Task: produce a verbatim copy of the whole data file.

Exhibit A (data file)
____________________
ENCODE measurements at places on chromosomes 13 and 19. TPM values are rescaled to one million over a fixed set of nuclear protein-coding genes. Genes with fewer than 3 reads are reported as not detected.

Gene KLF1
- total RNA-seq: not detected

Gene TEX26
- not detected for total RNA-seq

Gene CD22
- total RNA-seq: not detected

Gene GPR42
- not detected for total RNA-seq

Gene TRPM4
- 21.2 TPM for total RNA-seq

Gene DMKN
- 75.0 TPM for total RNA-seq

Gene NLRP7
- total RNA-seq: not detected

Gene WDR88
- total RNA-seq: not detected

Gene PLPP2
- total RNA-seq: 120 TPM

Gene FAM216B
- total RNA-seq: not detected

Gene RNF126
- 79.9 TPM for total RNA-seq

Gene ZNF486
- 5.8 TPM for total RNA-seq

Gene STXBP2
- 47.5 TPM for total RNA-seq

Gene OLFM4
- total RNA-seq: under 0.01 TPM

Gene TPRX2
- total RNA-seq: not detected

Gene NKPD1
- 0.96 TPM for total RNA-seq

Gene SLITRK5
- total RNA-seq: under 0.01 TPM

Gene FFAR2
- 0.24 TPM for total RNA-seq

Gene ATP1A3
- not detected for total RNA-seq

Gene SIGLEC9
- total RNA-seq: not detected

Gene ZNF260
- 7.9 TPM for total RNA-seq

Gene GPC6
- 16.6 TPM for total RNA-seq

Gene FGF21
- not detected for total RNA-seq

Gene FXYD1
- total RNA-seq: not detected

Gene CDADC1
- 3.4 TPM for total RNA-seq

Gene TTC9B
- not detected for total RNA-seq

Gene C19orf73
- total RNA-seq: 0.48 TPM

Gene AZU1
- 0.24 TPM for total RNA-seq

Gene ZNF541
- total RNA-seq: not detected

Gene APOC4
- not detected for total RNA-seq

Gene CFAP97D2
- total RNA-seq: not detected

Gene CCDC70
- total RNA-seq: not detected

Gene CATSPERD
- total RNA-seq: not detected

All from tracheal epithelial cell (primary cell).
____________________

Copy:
ENCODE measurements at places on chromosomes 13 and 19. TPM values are rescaled to one million over a fixed set of nuclear protein-coding genes. Genes with fewer than 3 reads are reported as not detected.

Gene KLF1
- total RNA-seq: not detected

Gene TEX26
- not detected for total RNA-seq

Gene CD22
- total RNA-seq: not detected

Gene GPR42
- not detected for total RNA-seq

Gene TRPM4
- 21.2 TPM for total RNA-seq

Gene DMKN
- 75.0 TPM for total RNA-seq

Gene NLRP7
- total RNA-seq: not detected

Gene WDR88
- total RNA-seq: not detected

Gene PLPP2
- total RNA-seq: 120 TPM

Gene FAM216B
- total RNA-seq: not detected

Gene RNF126
- 79.9 TPM for total RNA-seq

Gene ZNF486
- 5.8 TPM for total RNA-seq

Gene STXBP2
- 47.5 TPM for total RNA-seq

Gene OLFM4
- total RNA-seq: under 0.01 TPM

Gene TPRX2
- total RNA-seq: not detected

Gene NKPD1
- 0.96 TPM for total RNA-seq

Gene SLITRK5
- total RNA-seq: under 0.01 TPM

Gene FFAR2
- 0.24 TPM for total RNA-seq

Gene ATP1A3
- not detected for total RNA-seq

Gene SIGLEC9
- total RNA-seq: not detected

Gene ZNF260
- 7.9 TPM for total RNA-seq

Gene GPC6
- 16.6 TPM for total RNA-seq

Gene FGF21
- not detected for total RNA-seq

Gene FXYD1
- total RNA-seq: not detected

Gene CDADC1
- 3.4 TPM for total RNA-seq

Gene TTC9B
- not detected for total RNA-seq

Gene C19orf73
- total RNA-seq: 0.48 TPM

Gene AZU1
- 0.24 TPM for total RNA-seq

Gene ZNF541
- total RNA-seq: not detected

Gene APOC4
- not detected for total RNA-seq

Gene CFAP97D2
- total RNA-seq: not detected

Gene CCDC70
- total RNA-seq: not detected

Gene CATSPERD
- total RNA-seq: not detected

All from tracheal epithelial cell (primary cell).